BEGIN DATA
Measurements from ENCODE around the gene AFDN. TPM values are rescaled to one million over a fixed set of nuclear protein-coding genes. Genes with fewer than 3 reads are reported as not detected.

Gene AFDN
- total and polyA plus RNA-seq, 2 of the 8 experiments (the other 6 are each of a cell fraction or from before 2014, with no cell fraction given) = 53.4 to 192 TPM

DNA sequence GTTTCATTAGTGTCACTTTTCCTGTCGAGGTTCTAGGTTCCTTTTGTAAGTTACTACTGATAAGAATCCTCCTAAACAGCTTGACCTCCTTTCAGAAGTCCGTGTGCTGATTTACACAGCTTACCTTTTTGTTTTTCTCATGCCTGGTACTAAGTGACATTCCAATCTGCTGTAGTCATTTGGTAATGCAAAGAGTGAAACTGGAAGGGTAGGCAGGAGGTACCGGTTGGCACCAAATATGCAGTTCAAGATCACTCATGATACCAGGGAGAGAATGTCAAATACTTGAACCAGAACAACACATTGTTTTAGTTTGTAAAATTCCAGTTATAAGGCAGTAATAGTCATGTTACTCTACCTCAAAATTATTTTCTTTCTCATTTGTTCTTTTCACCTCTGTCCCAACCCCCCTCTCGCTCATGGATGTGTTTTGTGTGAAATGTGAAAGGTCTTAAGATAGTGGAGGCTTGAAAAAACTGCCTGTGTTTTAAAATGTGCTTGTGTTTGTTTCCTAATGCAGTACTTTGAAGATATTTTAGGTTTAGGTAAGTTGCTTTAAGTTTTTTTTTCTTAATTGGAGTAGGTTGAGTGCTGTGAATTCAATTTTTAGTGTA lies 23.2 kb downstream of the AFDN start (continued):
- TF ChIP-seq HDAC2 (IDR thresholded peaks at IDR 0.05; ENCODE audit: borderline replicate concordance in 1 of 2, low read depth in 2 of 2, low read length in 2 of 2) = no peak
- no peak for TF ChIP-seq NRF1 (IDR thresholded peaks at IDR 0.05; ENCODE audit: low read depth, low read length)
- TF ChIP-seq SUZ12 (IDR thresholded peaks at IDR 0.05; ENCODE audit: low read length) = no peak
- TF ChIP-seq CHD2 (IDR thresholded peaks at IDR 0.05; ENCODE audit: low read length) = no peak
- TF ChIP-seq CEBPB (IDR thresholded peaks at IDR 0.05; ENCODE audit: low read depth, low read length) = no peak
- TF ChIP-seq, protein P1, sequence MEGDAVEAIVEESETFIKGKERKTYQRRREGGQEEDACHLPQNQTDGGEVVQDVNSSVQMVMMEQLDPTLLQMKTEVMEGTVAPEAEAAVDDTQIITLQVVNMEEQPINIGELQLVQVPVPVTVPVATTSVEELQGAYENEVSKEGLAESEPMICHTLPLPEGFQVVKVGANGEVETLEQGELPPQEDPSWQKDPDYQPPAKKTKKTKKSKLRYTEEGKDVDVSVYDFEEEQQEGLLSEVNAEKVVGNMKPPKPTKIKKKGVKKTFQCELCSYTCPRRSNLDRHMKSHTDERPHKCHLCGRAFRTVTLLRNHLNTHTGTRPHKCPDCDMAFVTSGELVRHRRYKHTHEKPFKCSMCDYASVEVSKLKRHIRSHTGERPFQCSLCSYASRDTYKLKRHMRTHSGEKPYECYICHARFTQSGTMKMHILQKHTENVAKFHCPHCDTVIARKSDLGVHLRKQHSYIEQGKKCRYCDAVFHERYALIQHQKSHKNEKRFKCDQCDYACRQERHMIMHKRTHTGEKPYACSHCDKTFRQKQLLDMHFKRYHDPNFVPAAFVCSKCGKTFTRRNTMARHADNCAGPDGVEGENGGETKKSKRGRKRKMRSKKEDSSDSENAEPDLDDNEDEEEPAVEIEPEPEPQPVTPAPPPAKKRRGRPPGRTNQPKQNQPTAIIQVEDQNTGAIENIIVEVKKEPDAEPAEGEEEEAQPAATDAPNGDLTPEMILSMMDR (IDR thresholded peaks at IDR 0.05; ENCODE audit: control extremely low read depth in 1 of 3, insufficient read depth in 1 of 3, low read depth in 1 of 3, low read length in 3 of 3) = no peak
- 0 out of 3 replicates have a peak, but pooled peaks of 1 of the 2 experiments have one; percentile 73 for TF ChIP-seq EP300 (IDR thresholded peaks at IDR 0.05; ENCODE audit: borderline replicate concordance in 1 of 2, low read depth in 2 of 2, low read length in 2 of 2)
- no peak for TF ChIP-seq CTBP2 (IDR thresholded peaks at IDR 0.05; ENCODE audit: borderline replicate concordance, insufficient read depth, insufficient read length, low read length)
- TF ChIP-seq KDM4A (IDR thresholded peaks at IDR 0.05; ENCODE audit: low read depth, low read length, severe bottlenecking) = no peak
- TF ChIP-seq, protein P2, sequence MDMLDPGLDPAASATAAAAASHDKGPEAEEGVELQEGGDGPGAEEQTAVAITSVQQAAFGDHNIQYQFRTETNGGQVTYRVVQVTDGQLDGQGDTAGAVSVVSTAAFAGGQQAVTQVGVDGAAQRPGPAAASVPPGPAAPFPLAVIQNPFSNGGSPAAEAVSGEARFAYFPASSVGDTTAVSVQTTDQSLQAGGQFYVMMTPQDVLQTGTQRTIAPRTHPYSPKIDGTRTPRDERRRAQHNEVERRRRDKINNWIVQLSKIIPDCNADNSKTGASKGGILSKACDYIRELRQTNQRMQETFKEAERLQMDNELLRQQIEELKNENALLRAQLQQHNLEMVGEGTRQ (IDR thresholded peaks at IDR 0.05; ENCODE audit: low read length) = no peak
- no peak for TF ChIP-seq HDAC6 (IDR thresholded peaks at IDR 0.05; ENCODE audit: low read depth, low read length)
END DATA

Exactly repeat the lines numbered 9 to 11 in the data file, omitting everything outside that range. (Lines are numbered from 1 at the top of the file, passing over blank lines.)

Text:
- TF ChIP-seq CEBPB (IDR thresholded peaks at IDR 0.05; ENCODE audit: low read depth, low read length) = no peak
- TF ChIP-seq, protein P1, sequence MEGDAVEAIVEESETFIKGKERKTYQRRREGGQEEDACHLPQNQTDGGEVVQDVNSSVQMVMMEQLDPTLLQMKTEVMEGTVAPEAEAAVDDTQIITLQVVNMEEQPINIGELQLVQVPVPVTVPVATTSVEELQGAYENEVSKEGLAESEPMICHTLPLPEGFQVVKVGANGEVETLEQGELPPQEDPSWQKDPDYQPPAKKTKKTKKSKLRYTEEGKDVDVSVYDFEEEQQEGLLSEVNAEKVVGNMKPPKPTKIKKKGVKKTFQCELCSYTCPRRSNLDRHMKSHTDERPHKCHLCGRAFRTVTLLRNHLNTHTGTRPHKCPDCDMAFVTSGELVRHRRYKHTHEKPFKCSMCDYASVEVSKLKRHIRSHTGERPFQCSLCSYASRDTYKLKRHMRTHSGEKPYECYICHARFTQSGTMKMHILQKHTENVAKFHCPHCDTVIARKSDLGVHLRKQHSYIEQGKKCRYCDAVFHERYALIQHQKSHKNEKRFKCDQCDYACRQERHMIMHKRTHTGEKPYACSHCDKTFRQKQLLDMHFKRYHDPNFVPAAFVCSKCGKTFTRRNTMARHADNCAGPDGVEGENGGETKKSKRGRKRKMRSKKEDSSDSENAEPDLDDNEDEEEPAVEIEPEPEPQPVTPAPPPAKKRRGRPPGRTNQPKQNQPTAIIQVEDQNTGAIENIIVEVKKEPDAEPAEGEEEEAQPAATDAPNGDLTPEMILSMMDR (IDR thresholded peaks at IDR 0.05; ENCODE audit: control extremely low read depth in 1 of 3, insufficient read depth in 1 of 3, low read depth in 1 of 3, low read length in 3 of 3) = no peak
- 0 out of 3 replicates have a peak, but pooled peaks of 1 of the 2 experiments have one; percentile 73 for TF ChIP-seq EP300 (IDR thresholded peaks at IDR 0.05; ENCODE audit: borderline replicate concordance in 1 of 2, low read depth in 2 of 2, low read length in 2 of 2)